“An artist cannot speak about his art any more than a plant can discuss horticulture.”

–Jean Cocteau

Jean Cocteau.  Quite possibly the most important art icon of the 20th century, who could seemingly do it all, and with great style– painter, poet, playwright, novelist, actor, film-maker, the list goes on and on. But he was first and foremost a poet at heart– and a truly incredible one at that.


Stunning photo of Jean Cocteau by Irving Penn.  Damn, the man had style.  Borrowing a page out of The Duke of Windsor’s book– perfectly pairing classic menswear patterns with elegance and ease. “Penn made this portrait of Jean Cocteau during a 1948 trip to Paris for Vogue.  Each thread of Cocteau’s tie, vest, and suit is etched in light and shadow; the patterns and the texture pop out in vivid, tactile detail.  The drape of his coat over an extended arm adds drama and balance to the composition. Cocteau is dressed in the sartorial attire of a dandy, which, by all accounts, he was.  There is an air of flamboyance about him, until you look at his face.  His dead-serious expression registers the fierce intelligence of a keen observer, as if he is taking our measure while deigning to allow us to take his.” –Philip Gefter via

August 1955, France– Picasso with Jean Cocteau at a Bullfight –Image by © Vittoriano Rastelli/Corbis Pablo Picasso and Jean Cocteau knew one another for nearly fifty years. They met in 1915 following Picasso’s departure from martre, where Cocteau’s friend, the poet Max Jacob, had shared an atelier with the painter– one using the only bed by day, and other by night. Picasso made an immediate and lasting impression on Cocteau, who considered him as one of his three masters. via

Jean Cocteau sketching model Elizabeth Gibbons in a Chanel dress in his hotel bedroom (Castille in the Rue Cambon), surrounded by posters of his latest theatrical productions, photos of friends, medicine bottles, books, stage sets and pencils, 1937.  –photo by Roger Schall via

Circa 1930s– Cecil Beaton posed Jean Cocteau in this photograph smoking an opium pipe. Why you ask? The author Raymond Radiguet, with whom he had an intense personal relationship, died of typhoid in 1923, at the age of 20. The effect on Cocteau was seismic. Within weeks he had fallen into opium addiction. In his book, Jean Cocteau and his Films of Orphic Identity, Arthur B. Evans suggests that this addiction came to play a central role in his poetry– “It could be reasonably argued that Cocteau’s entire poetic philosophy, his life-style, and his very approach to his art were radically and permanently altered during his years of opium addiction from 1924 to 1929. It was during this time, and that immediately following, that the author came to find his personalized mythology of mirrors, angels, truthful lies, invisibility, and inevitably, his preoccupation with the literal and figurative aspects of death.” via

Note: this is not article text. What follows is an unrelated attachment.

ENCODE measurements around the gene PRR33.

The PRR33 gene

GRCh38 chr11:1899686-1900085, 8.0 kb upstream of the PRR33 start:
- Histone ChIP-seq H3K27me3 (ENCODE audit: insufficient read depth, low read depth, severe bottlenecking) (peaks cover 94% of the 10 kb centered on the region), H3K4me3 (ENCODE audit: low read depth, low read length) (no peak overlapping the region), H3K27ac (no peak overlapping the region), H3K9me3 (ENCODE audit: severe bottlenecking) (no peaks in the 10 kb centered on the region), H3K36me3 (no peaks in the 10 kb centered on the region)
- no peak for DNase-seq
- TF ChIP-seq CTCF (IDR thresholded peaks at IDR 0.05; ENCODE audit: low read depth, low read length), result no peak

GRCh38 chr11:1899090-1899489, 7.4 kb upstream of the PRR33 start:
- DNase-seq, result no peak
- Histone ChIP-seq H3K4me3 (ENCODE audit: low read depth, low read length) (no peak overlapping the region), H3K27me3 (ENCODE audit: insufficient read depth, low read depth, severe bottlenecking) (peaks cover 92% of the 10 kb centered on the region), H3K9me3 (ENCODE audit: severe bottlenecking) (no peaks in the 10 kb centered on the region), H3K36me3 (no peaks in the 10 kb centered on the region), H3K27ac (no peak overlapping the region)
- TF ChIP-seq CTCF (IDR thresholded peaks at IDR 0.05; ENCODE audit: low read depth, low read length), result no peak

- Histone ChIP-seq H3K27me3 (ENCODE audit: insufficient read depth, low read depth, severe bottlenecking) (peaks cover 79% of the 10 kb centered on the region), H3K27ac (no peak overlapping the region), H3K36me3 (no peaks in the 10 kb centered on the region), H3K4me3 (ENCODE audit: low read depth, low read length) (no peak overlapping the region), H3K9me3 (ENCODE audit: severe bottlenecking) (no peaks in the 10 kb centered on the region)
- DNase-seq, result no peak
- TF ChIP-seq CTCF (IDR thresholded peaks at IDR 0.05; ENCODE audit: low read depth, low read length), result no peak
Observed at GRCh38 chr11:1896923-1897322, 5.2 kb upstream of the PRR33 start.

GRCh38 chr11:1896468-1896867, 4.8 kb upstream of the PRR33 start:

1916– “Les Six” Composers with Jean Cocteau –Image by © Bettmann/Corbis. Cocteau became associated with the ‘Group of Six’ composers (Georges Auric, Louis Durey, Arthur Honegger, Darius Milhaud, Francis Poulenc and Germaine Tailleferre). In 1920 he composed a “Spectacle-Concert”, Le Boeuf sur le toit, to music by Milhaud.

1930s, France– Jean Cocteau Experiments With Masks –Image by © Hulton-Deutsch Collection

A young and dapper Jean Cocteau

An older, striking Jean Cocteau

Jean Cocteau by Andy Warhol


  1. A while back TSY gave a looky on Van Gogh / Kirk Douglas
    and I said…

    What other ‘venue’ is bright, savvy and souped up enuf to have Saarinen n’ Shelby, Marley n’ Miles, Johnny Cash, Norman Rockwell, Howard Hughes, Dick Teague, Tom Waits, Van Gogh and Chet Baker all under one hood.

    And now we can add the great Cocteau.

    and just in time for Christmas.

    Great site

  2. You Are naughty for swiping my ‘older, striking’ photo…which I swiped from a book purchased at the Cocteau Museum in Menton, France; laughs all around.

    If you care to read more about Cocteau and the use of motorcycles in his films to represent Death’s henchmen, read on:

    Jean Cocteau was a very interesting human being, prodigiously talented, and possessed of a unique vision. His work was never especially popular, as it is almost too personal, quirky, and intellectual, but he was legendary even in the 1940s for his films and theater work.

    Little known fact; filmmaker Kenneth Anger lived with Cocteau in Paris for a short spell, ultimately spending 12 years in France, before returning to LA in ’62 to make ‘Scorpio Rising’.

    • Paul, you always have the inside scoop! Was that photo yours? Color me co-opting. I’m going to read your post now, which no doubt is brilliant.

      Best, JP

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